Recently, Lanzing described three pitfalls related to ethics in digital contact tracing. The first common mistake is to associate privacy with anonymity. Privacy relates to the control on who uses people's data. For that, anonymity is neither necessary nor sufficient. Second, this technology currently means encouraging the monopoly of Apple and Google in framing digital public health. Finally, it creates some form of coercion by adding social pressure to adopt the technology, if not restrictions, and by excluding people who are already threatened by the digital divide.
Our concerns are about broken promises. SwissCovid was aimed to be transparent with open source but is not. SwissCovid was aimed to be privacy-preserving but is not. SwissCovid was aimed to be secure but is not. SwissCovid was aimed to be precise and complete but is not. Is it important enough to shut down SwissCovid? A big question is whether SwissCovid is useful at all. The law specifies that the Government should shut down SwissCovid if it appears that it is not efficient enough to fight against the pandemic LEp Art.60a al.8. We find abnormal that after three months of activities, there is still no reliable data, nor any established objective metric to measure the efficiency, nor any precision about what "efficient enough" would mean.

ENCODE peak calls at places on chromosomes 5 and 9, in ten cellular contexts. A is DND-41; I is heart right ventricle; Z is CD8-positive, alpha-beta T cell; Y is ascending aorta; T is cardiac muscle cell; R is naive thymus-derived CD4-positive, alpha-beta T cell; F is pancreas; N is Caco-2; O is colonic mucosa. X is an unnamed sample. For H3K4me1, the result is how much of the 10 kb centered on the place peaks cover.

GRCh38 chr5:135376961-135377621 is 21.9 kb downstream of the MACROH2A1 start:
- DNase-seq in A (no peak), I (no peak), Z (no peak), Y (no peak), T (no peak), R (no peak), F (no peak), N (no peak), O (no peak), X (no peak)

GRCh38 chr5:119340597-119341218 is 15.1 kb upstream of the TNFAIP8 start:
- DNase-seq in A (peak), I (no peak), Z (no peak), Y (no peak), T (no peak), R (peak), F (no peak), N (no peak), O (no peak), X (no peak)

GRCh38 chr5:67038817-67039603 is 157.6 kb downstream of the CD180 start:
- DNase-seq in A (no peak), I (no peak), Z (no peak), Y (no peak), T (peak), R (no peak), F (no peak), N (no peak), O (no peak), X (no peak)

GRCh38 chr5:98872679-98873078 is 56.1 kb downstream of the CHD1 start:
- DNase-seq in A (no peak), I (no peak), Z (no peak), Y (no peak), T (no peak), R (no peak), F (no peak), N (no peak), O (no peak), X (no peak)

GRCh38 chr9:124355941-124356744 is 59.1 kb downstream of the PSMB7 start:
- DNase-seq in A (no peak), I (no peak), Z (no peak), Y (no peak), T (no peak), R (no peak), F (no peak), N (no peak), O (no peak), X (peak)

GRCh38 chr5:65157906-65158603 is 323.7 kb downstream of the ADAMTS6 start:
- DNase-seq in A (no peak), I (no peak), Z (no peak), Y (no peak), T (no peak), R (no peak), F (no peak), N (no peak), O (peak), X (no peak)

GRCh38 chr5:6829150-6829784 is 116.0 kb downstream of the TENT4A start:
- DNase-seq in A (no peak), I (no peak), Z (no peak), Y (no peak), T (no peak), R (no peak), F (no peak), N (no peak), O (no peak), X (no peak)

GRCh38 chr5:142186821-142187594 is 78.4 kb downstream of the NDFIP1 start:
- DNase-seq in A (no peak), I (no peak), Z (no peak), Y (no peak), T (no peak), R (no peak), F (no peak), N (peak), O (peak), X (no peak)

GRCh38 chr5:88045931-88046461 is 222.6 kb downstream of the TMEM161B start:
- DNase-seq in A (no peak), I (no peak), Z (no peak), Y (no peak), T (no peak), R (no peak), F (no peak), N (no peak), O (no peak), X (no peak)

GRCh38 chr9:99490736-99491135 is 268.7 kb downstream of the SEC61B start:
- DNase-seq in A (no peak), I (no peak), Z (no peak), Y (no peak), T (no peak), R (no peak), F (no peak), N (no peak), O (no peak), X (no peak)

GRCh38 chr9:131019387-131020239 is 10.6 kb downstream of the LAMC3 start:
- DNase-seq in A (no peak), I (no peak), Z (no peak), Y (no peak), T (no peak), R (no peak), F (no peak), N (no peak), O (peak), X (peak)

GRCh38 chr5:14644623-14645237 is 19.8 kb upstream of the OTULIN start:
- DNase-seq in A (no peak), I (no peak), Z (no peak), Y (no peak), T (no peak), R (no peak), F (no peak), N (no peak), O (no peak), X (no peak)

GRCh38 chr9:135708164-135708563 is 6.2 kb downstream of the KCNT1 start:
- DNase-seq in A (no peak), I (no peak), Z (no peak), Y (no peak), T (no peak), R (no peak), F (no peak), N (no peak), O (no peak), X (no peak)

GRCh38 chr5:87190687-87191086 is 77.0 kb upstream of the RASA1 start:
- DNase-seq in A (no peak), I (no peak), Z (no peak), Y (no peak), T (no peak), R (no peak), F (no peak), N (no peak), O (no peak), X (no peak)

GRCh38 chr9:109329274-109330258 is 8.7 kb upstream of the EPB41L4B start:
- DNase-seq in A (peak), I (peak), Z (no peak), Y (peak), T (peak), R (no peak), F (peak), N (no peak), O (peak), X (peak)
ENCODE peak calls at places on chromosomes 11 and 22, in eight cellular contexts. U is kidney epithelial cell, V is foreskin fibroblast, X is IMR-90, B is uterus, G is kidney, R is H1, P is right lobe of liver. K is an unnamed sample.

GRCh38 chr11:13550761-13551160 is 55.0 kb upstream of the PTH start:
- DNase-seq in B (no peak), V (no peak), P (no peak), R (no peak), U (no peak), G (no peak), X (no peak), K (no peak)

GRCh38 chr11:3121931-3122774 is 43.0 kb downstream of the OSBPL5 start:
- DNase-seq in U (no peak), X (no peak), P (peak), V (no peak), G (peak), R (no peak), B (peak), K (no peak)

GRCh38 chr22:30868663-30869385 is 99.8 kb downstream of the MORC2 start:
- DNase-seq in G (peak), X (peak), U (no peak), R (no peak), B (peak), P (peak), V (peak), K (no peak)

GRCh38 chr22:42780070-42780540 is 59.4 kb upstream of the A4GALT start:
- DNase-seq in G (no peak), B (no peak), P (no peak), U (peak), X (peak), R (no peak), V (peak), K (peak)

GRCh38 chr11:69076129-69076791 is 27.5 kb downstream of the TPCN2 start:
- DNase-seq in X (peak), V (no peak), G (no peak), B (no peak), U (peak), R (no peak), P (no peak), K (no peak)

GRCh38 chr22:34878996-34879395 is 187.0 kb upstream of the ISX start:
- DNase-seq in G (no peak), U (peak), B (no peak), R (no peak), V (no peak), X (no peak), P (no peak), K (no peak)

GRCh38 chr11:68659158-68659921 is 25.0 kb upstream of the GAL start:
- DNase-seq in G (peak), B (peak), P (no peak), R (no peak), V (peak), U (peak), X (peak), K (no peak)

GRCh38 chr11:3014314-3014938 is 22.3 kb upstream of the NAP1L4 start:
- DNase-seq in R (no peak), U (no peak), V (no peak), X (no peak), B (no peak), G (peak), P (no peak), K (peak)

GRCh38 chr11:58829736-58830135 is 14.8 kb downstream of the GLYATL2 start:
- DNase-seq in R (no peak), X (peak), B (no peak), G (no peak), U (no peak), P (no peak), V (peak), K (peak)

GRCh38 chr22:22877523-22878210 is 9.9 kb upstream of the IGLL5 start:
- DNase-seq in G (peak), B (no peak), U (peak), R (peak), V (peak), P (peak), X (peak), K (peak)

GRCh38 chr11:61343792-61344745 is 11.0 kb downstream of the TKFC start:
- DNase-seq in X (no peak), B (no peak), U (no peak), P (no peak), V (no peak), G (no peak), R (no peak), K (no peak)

SwissCovid was developed and deployed in a rush, with the pressure of the pandemic. It is remarkable that SwissCovid was fully deployed so fast, but SwissCovid could have been much better with more time. Regarding GAEN, we are faced with fait accompli. The deal with Apple and Google could have been more careful. Those companies could have released a real interface giving access to Bluetooth instead of implementing the protocol by themselves. They could have released their source code too. (We reckon that some partial source code was released on July 21, which seems to move in the right direction.) SwissCovid could also have developed an app without GAEN as other countries did, but with battery issues. Other solutions in the protocol could have been investigated too. We listed several possible options in our May 6 report. For instance, there are ways to keep a decentralized flavor and to fix some privacy issues at the same time. For the next pandemic, we believe that more research should start now.
At the moment, there is no other option than SwissCovid. We can continue to beg Swiss residents to keep faith in that SwissCovid is or will be useful. However, we urge on establishing an objective usefulness metric and to open the debate on whether SwissCovid should be shut down.
Last update: November 11, 2020.